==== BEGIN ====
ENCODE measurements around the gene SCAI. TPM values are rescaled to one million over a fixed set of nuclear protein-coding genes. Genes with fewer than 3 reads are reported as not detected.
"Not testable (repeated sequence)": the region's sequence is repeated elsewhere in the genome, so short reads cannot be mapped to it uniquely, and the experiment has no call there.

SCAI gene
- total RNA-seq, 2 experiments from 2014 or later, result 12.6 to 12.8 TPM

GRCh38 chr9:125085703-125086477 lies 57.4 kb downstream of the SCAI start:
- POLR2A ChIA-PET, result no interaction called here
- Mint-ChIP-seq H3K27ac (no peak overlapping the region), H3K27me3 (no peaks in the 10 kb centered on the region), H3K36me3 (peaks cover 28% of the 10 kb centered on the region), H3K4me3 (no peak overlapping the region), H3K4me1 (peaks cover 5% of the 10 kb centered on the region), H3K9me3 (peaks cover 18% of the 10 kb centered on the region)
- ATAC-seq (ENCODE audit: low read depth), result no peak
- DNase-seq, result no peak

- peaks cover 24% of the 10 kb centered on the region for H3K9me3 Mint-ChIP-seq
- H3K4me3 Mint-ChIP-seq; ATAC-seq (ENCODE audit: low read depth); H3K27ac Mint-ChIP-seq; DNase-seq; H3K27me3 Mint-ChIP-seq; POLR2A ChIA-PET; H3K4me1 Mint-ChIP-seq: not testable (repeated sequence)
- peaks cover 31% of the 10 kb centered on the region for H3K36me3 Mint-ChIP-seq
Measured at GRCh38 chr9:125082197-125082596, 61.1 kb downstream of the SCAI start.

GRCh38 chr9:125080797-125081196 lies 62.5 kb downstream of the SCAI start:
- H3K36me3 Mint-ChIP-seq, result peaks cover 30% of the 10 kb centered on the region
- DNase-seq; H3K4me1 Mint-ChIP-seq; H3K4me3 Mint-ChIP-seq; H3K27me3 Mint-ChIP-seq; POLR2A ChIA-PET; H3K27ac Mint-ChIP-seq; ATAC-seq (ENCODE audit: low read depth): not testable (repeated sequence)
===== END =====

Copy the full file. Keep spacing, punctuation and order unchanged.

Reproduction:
ENCODE measurements around the gene SCAI. TPM values are rescaled to one million over a fixed set of nuclear protein-coding genes. Genes with fewer than 3 reads are reported as not detected.
"Not testable (repeated sequence)": the region's sequence is repeated elsewhere in the genome, so short reads cannot be mapped to it uniquely, and the experiment has no call there.

SCAI gene
- total RNA-seq, 2 experiments from 2014 or later, result 12.6 to 12.8 TPM

GRCh38 chr9:125085703-125086477 lies 57.4 kb downstream of the SCAI start:
- POLR2A ChIA-PET, result no interaction called here
- Mint-ChIP-seq H3K27ac (no peak overlapping the region), H3K27me3 (no peaks in the 10 kb centered on the region), H3K36me3 (peaks cover 28% of the 10 kb centered on the region), H3K4me3 (no peak overlapping the region), H3K4me1 (peaks cover 5% of the 10 kb centered on the region), H3K9me3 (peaks cover 18% of the 10 kb centered on the region)
- ATAC-seq (ENCODE audit: low read depth), result no peak
- DNase-seq, result no peak

- peaks cover 24% of the 10 kb centered on the region for H3K9me3 Mint-ChIP-seq
- H3K4me3 Mint-ChIP-seq; ATAC-seq (ENCODE audit: low read depth); H3K27ac Mint-ChIP-seq; DNase-seq; H3K27me3 Mint-ChIP-seq; POLR2A ChIA-PET; H3K4me1 Mint-ChIP-seq: not testable (repeated sequence)
- peaks cover 31% of the 10 kb centered on the region for H3K36me3 Mint-ChIP-seq
Measured at GRCh38 chr9:125082197-125082596, 61.1 kb downstream of the SCAI start.

GRCh38 chr9:125080797-125081196 lies 62.5 kb downstream of the SCAI start:
- H3K36me3 Mint-ChIP-seq, result peaks cover 30% of the 10 kb centered on the region
- DNase-seq; H3K4me1 Mint-ChIP-seq; H3K4me3 Mint-ChIP-seq; H3K27me3 Mint-ChIP-seq; POLR2A ChIA-PET; H3K27ac Mint-ChIP-seq; ATAC-seq (ENCODE audit: low read depth): not testable (repeated sequence)